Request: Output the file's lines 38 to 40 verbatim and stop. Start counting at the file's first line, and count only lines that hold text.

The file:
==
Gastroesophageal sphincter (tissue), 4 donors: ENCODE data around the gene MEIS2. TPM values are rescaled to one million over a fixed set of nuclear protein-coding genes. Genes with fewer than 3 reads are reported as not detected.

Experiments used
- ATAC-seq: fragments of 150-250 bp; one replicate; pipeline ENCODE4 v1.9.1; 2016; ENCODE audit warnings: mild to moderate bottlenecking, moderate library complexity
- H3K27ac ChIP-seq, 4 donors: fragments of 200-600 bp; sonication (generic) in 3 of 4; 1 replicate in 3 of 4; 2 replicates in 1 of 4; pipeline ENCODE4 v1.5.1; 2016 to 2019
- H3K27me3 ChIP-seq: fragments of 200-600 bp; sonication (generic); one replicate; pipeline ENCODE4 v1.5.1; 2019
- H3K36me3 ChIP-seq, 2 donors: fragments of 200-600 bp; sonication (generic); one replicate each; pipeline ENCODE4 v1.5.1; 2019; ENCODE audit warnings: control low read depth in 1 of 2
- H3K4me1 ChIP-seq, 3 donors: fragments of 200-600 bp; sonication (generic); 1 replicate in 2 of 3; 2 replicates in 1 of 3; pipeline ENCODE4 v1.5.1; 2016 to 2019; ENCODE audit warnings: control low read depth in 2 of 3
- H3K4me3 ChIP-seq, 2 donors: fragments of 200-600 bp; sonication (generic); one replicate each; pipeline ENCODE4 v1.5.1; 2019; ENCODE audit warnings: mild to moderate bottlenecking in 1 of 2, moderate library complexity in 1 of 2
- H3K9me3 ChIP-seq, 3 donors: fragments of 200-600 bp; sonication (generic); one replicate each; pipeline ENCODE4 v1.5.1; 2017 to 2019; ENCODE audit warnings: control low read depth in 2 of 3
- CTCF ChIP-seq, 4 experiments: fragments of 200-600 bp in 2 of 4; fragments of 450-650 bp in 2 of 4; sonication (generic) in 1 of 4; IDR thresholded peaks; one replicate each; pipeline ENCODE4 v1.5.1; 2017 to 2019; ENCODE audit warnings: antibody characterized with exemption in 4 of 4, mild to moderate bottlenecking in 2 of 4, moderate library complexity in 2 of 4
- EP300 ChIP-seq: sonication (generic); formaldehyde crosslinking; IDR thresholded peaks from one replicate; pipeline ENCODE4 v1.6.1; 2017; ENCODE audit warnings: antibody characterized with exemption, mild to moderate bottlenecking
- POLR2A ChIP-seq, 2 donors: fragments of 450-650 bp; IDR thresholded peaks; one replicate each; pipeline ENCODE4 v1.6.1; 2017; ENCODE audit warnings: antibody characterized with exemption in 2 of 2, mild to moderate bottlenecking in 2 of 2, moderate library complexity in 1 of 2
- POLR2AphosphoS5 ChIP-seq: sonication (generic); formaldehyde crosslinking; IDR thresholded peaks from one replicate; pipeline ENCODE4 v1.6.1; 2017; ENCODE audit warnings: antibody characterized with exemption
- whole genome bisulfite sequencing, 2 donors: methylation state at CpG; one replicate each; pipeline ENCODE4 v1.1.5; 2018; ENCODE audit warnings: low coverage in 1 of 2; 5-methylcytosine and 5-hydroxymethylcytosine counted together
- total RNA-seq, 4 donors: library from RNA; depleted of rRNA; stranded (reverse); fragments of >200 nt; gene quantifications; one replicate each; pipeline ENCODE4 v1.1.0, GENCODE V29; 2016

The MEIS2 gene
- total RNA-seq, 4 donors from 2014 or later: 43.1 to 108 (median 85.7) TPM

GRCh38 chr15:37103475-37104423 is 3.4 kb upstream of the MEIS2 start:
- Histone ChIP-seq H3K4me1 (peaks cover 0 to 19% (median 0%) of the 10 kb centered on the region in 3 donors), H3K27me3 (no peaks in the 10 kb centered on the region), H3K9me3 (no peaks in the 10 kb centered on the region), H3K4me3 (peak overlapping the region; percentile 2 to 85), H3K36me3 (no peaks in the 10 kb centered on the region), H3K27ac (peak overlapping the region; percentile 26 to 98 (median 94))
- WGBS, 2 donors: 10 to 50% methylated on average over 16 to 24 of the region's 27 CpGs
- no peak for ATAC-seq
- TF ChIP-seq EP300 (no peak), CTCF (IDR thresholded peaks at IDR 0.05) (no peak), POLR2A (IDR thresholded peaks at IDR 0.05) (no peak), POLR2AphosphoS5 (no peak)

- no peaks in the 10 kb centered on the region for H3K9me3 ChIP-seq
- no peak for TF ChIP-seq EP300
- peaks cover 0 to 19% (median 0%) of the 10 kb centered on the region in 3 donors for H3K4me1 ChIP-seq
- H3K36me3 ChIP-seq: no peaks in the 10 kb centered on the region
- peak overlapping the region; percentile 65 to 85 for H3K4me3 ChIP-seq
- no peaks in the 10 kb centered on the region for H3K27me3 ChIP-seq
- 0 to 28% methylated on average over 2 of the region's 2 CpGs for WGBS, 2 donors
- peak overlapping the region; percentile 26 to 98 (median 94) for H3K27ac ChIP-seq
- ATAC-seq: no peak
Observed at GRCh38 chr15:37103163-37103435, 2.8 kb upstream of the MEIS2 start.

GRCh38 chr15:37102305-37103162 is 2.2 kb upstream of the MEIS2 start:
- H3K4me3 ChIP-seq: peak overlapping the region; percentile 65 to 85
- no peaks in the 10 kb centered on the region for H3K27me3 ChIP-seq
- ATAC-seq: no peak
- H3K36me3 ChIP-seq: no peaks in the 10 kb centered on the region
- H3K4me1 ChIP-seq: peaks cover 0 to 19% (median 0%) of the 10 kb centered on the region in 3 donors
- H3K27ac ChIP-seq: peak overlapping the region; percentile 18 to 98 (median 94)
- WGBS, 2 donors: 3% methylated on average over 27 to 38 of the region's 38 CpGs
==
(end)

- H3K4me1 ChIP-seq: peaks cover 0 to 19% (median 0%) of the 10 kb centered on the region in 3 donors
- H3K27ac ChIP-seq: peak overlapping the region; percentile 18 to 98 (median 94)
- WGBS, 2 donors: 3% methylated on average over 27 to 38 of the region's 38 CpGs